Local Host Sessions for 2019
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ACSP is immensely grateful to the faculty and students of Clemson University for hosting this conference and helping us create a welcoming and inclusive event. In addition to their sessions below, don't forget to consider the local host-created mobile tours on Friday!

 

Public-Private Partnerships and the Redevelopment of Downtown Greenville
Thursday, 9:45am – 11:15am

Greenville’s downtown is an outstanding example of successful redevelopment. During the 1970s, the downtown was in decline, with boarded-up buildings, vacant lots, and empty streets in the evening. Through a concerted program of visionary planning, civic leadership, public infrastructure projects, and private investment over several decades, the downtown bounced back and has evolved into the lively district of today. Specific strategies included the creation of anchors, mixed-use development, using public improvements to leverage private development, a pedestrian focus, and making the Reedy River a civic centerpiece. In this session, panelists will reflect on the decades-long process of downtown revitalization in Greenville, exploring both public and private dimensions. What are the lessons for urban planners from this compelling case study? What strategies were most successful? Can this success story be replicated in other cities and, if so, what are the essential preconditions for positive change?

Moderator: Cliff Ellis, Clemson University
Cliff Ellis originally hails from Denver, Colorado. He holds a B.A. from Colorado College where
he studied history and philosophy, a Masters of Planning and Community Development from
the University of Colorado at Denver, and a Ph.D. in City and Regional Planning from U.C. Berkeley. He has taught courses in both Clemson’s City and Regional Planning Program and its Real Estate Development Program on site planning, human settlement, and urban design. His research interests include New Urbanism, urban design, land use planning, history of urban form, planning history, and planning theory.

Participants:  

  • Knox White, Mayor, City of Greenville, SC 
  • Nancy Whitworth, Deputy City Manager, City of Greenville, SC 
  • Robert Hughes, Chairman, Hughes Development Corporation 
  • Barry Nocks, Clemson University 

 

Progressive Planning in a “Red” State, Session 1: Public Agencies Engaging with the LGBTQ Community and Beyond (Clemson CAAH: Voices from the Academy and the Community)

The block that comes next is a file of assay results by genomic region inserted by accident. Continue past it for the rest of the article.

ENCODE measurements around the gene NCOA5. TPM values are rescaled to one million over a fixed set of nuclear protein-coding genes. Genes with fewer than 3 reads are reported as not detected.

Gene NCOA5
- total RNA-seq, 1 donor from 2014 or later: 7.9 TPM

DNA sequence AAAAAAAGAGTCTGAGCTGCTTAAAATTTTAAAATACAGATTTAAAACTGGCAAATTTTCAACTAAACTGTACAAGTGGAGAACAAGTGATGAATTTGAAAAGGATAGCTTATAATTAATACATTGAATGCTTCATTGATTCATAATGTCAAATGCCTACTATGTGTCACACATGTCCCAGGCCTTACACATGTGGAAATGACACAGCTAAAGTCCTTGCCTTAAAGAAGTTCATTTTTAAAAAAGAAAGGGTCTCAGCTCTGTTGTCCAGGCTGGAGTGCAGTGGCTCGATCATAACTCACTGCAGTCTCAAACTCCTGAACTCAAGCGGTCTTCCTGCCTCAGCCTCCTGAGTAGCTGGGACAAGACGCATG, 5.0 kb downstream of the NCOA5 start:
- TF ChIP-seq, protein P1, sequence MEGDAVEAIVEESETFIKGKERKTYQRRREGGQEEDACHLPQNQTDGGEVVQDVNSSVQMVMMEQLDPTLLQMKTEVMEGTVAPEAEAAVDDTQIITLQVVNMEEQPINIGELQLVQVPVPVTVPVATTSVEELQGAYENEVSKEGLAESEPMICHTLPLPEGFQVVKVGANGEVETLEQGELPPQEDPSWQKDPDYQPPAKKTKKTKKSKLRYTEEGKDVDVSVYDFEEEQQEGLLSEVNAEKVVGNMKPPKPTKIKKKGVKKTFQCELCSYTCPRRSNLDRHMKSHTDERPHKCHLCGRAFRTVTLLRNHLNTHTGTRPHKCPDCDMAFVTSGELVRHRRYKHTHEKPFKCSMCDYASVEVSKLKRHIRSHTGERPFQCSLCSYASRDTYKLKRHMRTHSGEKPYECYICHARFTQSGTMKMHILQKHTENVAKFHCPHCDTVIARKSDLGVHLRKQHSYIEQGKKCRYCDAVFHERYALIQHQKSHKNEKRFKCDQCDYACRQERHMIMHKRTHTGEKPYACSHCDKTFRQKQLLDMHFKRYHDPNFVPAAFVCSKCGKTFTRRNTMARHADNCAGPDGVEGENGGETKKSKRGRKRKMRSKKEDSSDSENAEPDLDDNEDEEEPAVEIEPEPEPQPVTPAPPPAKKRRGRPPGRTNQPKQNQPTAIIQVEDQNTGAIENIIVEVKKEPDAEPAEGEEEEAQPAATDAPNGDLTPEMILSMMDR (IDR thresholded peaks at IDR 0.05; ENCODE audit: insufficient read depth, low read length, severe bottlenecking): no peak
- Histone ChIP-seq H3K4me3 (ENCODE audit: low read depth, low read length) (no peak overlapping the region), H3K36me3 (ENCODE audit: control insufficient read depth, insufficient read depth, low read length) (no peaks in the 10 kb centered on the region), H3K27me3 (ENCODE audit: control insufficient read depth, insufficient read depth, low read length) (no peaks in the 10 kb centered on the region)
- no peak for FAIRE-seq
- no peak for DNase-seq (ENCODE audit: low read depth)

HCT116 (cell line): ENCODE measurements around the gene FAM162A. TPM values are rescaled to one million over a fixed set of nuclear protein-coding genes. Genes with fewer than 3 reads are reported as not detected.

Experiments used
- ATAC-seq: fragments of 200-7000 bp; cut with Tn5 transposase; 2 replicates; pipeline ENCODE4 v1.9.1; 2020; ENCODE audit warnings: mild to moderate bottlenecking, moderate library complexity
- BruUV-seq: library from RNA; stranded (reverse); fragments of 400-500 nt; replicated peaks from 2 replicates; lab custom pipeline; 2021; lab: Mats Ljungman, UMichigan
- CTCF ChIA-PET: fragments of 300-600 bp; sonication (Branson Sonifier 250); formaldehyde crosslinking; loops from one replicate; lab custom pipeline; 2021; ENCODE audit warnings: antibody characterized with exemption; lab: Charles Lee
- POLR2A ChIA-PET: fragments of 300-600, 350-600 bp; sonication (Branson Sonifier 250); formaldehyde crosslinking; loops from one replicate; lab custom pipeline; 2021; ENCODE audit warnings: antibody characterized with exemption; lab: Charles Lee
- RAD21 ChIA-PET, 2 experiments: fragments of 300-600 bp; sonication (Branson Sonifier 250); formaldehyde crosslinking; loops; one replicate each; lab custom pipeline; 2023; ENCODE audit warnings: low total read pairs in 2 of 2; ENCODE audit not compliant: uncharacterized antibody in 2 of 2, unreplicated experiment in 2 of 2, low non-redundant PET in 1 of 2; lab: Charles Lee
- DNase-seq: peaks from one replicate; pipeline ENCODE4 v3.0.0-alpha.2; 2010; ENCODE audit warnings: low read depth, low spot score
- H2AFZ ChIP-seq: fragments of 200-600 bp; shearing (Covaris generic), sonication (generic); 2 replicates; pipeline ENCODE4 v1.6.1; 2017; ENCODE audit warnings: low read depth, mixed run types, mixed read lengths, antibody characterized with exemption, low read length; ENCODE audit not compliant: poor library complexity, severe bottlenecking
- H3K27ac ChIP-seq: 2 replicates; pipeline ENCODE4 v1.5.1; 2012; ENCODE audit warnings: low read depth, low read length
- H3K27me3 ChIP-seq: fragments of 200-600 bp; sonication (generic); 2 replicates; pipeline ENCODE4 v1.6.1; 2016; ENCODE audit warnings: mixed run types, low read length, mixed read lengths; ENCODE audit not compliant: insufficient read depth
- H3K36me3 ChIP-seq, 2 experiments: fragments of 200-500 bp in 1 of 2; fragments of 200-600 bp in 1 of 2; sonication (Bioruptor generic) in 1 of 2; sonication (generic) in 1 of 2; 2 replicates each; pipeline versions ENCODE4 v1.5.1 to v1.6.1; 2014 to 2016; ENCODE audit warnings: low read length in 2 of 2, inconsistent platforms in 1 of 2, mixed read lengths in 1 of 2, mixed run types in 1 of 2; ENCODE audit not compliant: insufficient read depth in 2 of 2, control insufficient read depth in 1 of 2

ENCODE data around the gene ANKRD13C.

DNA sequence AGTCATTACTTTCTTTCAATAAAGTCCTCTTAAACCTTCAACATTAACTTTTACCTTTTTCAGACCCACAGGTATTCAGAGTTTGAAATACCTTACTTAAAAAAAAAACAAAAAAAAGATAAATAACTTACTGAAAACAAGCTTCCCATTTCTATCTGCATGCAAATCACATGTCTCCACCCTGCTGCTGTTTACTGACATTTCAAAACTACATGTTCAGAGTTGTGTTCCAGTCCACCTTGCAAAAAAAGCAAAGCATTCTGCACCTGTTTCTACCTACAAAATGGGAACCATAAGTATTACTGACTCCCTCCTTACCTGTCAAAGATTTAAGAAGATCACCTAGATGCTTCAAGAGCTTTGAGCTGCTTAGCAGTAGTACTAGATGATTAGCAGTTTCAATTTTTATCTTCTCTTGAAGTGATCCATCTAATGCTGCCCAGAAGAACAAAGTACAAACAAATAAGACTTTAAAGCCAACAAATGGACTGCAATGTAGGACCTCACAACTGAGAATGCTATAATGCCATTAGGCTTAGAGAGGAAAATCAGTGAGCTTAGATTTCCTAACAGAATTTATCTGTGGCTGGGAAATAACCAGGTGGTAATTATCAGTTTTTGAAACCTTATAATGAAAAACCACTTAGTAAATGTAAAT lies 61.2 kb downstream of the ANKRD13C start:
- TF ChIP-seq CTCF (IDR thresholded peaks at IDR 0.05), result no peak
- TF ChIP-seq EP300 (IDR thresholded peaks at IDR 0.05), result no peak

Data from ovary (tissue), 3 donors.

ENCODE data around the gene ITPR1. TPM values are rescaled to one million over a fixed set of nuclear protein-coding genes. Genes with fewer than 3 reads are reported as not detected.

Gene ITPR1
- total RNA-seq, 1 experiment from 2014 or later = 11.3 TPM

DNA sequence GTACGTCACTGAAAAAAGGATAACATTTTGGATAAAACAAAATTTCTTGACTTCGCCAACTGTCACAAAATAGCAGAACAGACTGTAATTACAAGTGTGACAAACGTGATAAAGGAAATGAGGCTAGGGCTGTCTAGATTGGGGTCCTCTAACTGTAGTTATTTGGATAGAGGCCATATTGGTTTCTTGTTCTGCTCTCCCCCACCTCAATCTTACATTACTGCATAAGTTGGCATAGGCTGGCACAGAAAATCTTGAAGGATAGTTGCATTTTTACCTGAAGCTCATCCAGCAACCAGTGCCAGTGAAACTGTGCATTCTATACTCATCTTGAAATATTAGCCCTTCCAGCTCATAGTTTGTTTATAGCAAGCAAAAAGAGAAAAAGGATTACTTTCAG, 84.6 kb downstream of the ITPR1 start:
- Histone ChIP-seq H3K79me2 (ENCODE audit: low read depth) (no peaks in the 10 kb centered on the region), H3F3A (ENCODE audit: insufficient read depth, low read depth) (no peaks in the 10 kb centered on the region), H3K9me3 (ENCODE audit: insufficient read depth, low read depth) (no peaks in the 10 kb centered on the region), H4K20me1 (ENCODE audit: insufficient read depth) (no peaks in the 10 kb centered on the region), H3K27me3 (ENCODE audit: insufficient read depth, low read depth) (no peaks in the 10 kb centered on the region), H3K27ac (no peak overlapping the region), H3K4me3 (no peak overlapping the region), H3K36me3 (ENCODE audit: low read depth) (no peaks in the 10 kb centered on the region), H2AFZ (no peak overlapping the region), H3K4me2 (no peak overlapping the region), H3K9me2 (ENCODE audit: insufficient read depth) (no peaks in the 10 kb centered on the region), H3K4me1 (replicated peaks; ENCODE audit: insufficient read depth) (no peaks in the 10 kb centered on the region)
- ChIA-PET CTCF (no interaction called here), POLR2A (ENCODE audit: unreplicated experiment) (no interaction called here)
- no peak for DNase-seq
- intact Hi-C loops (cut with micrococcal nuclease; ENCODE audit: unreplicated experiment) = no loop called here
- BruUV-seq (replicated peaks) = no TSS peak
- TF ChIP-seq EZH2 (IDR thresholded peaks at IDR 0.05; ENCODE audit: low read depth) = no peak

Thursday, 4:15pm – 5:30pm


Political gridlock has characterized national politics in the US for years, and is reflected in very disparate regional political and social cultures. Since 2005, when the ACSP Annual Conference was moved from South Carolina to Kansas due to debates about state support for the Confederate flag, regional differences have characterized the internal workings of ACSP, which represents a generally progressive profession working under very different political and social contexts. Debates around The State of California’s recent ban on travel to South Carolina (as well as numerous other states) illustrates a divide on how planning and progressive change occurs within different contexts. This two-session roundtable/panel explores the voices of South Carolina scholars and practitioners on how progressive planning happens in a (politically) “Red” state, and in particular how institutions and places are key components of that.

Moderator: Jim Spencer, Clemson University, Local Host Committee
James H. Spencer is Professor of City & Regional Planning and Associate Dean of the College of Architecture, Arts and Humanities. He is also Past-Chair of the Department of City Planning and Real Estate Development. He is originally from New York City and holds a B.A. from Amherst College, a Masters of Environmental Management from Yale University, and a Ph.D. from UCLA in Urban Planning. Prior to Clemson, he was an Associate Professor of Urban & Regional Planning and of Political Science at the University of Hawaii. He has also held staff positions at the Ford Foundation and non-profit organizations working on community development. His current research focuses on international urbanization and planning issues, with a particular focus on water supplies, infrastructure and inequality. His (2014) book titled Global Urbanization: The Global Urban Ecosystem is a part of the Rowman & Littlefield series on Globalization.

Participants:

  • Chase Glenn, Executive Director, Alliance for Full Acceptance, Charleston, SC 
  • Vince Matthews, Executive Director, Joseph H. Neal Health Collaborative, Columbia SC 
  • Ciera Durden, Associate Director for Multicultural Community Development, Clemson University, Clemson SC 
  • Natalia Rosario, Planning Director, City of Spartanburg SC 



Progressive Planning in a “Red” State, Session 2: Deep South Communities and LGBTQ Space (Clemson CAAH: Voices from the Academy and the Community)
Friday, 8:30am – 9:45am